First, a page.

Reflections of my experience in Duration & Dialogues Performance Festival-Session/Dialogue 3
As a mediator, my participation in Session/Dialogue 3 of Duration & Dialogue II began with communicating via email with Clayton Lee and Patrick Ford. In one of the emails, Ford wrote: “I hope the audience can relax and share the experience, the slow unfolding of the journey with the accompanying environmental sounds.” His words “the slow unfolding of the journey” instantly resonated with me, it’s an inspiration. Isn’t all performance a kind of journey through certain time-space? Experiencing a physical space in a limited time is only one part of a performing journey, it can be profound and intriguing, depending on the structures and thinking embedded in the performance.
When I arrived at the space on Saturday night, January 28 (the Eve of Chinese New Year in Toronto, and the first morning of the new year in Hong Kong), Lee had already set up his performance installation Informal Beginnings, a live projection of a google map showing the journeys of his family members, who are delivering various chicken dishes from three remote locations in the city. Meanwhile, we as audience members in the gallery, were encouraged to chat with his family on the road via cellphone. Thus, we were experiencing the journeys of his family by waiting and witnessing (Lee coined his three part performance as: waiting, witnessing, and feasting).
In the back space of the gallery, Ford’s streamed performance No Holiday also unfolded. He was walking quietly on a hill path, holding up a selfie stick to take a selfie, while also capturing a segment of sky, the seascape, or the surrounding landscape. What Ford looked at, what his camera captured and what we saw, seemed to happen simultaneously. Ford maintained a moderate walking pace. Aside from his pink bag, and a temple he encountered while en route, nothing else seemed to denote a holiday. The audience virtually strolled with him over the hill, as if taking a casual walk while maintaining a state of peace. In the dialogue after the performance, Ford spoke about how holidays usually include anxious preparation. He wishes to turn the journey itself into one of enjoyment.
The experience during this journey echoes another performance by the same artist entitled Releasing Sisyphus. In this performance, Ford wonders if an endless repeating action by Sisyphus might also contain the possibility of happiness. Is it possible that in no-purpose and no-end human activities there is a consoling source? The answer is: truth lies in it. In our routined and/or un-examined activities, there lies the gift for our findings in life and art. Ford conceptualizes his performance with two interesting terms: "the choreography of the holiday experience,” and “found actions.” The first is about the structured, rehearsed activities, and the latter referring to Marcel Duchamp’s “found objects.” Planned and unplanned, predictable and by-chance movements and activities, which are so common in our daily experience, are deconstructed and re-constructed and made tangible to us in Ford’s work.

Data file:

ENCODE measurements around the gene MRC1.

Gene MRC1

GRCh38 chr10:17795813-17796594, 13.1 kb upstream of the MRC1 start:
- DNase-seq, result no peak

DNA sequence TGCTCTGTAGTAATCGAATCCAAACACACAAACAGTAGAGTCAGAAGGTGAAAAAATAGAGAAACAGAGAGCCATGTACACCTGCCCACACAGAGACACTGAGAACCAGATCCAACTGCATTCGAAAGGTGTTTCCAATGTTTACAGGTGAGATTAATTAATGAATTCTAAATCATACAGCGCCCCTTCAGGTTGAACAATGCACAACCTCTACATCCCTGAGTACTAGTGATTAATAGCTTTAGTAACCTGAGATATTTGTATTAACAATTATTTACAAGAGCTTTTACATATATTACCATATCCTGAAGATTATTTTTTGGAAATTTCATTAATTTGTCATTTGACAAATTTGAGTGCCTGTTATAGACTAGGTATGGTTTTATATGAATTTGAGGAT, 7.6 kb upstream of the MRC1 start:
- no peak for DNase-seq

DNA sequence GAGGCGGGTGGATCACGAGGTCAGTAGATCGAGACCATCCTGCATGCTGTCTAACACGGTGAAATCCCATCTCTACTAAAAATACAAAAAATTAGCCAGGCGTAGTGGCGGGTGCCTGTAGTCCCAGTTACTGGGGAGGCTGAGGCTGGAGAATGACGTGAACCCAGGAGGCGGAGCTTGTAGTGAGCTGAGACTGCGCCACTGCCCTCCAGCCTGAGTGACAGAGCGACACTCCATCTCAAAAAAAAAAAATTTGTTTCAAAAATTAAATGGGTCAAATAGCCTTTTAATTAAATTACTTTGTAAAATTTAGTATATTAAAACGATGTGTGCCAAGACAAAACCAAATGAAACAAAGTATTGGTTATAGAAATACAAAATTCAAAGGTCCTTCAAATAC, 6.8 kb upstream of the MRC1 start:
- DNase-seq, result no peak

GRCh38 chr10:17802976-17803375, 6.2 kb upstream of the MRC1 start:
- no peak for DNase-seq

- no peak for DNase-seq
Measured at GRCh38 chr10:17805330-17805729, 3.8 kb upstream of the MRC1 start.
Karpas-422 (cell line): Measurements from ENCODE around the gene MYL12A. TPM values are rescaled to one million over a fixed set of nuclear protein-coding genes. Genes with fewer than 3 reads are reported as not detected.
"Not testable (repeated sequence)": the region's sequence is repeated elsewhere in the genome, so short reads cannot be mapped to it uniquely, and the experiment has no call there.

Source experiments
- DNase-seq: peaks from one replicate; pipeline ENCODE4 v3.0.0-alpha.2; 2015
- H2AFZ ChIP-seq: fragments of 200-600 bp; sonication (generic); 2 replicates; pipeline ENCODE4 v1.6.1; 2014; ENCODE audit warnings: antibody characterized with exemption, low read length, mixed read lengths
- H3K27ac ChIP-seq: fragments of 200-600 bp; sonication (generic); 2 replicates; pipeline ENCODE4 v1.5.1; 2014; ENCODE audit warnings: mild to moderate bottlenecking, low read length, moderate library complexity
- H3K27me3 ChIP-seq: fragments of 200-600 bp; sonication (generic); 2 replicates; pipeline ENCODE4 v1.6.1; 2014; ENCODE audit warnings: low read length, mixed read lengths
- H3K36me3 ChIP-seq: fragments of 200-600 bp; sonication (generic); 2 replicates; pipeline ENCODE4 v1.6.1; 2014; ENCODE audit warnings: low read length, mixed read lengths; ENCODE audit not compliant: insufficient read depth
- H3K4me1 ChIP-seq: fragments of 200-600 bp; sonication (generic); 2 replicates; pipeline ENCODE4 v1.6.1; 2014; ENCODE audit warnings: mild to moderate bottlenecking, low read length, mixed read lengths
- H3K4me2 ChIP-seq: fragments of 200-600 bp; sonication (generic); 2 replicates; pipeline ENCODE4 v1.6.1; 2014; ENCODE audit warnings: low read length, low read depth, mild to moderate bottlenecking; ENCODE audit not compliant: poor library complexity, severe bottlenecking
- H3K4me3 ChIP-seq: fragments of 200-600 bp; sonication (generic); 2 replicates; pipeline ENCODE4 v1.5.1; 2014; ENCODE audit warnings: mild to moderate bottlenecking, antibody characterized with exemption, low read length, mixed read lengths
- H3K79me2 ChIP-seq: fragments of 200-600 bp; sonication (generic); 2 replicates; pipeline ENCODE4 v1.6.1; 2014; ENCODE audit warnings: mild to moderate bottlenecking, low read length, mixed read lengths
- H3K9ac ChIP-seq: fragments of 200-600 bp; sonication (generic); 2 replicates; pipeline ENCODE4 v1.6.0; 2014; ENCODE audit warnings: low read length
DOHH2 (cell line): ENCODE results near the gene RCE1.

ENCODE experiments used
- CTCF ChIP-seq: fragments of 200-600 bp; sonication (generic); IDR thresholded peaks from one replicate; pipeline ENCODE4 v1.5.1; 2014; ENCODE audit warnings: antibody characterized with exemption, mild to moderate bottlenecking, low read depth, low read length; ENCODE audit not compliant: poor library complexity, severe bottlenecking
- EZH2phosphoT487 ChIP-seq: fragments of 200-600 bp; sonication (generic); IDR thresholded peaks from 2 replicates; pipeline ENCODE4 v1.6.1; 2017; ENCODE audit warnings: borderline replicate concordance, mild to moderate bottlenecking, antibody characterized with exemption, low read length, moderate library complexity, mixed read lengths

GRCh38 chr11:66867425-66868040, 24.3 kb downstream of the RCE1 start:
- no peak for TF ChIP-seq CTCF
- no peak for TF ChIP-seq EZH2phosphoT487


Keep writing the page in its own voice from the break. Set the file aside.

For the Chinese new year holiday, most people stay at home, watch TV and feast; or, in recent years, they travel with family to resorts and tourist sites. Lee and Ford disrupted our usual expectations for this year's holiday. Through the journeys of Lee’s family, we witnessed the effort of a family’s coming together to prepare a feast. It has been a tradition for thousands of years. The presence of three generations of the Lee family in the performance space also raised topics of culture and emotion. One odd, intense, and striking part of Lee’s performance occurred after the audience finished eating the chicken, Lee collected our plates and ate the leftovers. I felt as if immersed in a ritual where a humble gesture is offered from the artist to the audience. Lee considers this to be his way of building an intimate relationship with the viewer. I think this action somehow transformed the performance. The artist violated multiple physical and psychological territories with the audience, and drew them into a state of emotional participation, so that they were no longer observers from a distance.
I find that pairing of Lee’s live performance and Ford’s streamed performance was successful. Although both performances shared a common theme, the Chinese New Year, different strategies and attitudes were used to implicate the audience. The audience and artist responded to each other, which inspired a provoking dialogue and created an atmosphere of "holiday" by deconstructing traditional holiday activities.
I had a wonderful and enriching experience as a mediator and an audience member. Thank you, Patrick, Clayton, Dario, Natasha, Johannes, Marianne, and the team of Duration & Dialogue. I would also like to thank Lee's family, especially Clayton’s lovely 86 year-old grandma, and Patrick’s wife Nina, for being part of the beautiful experience that we had that night.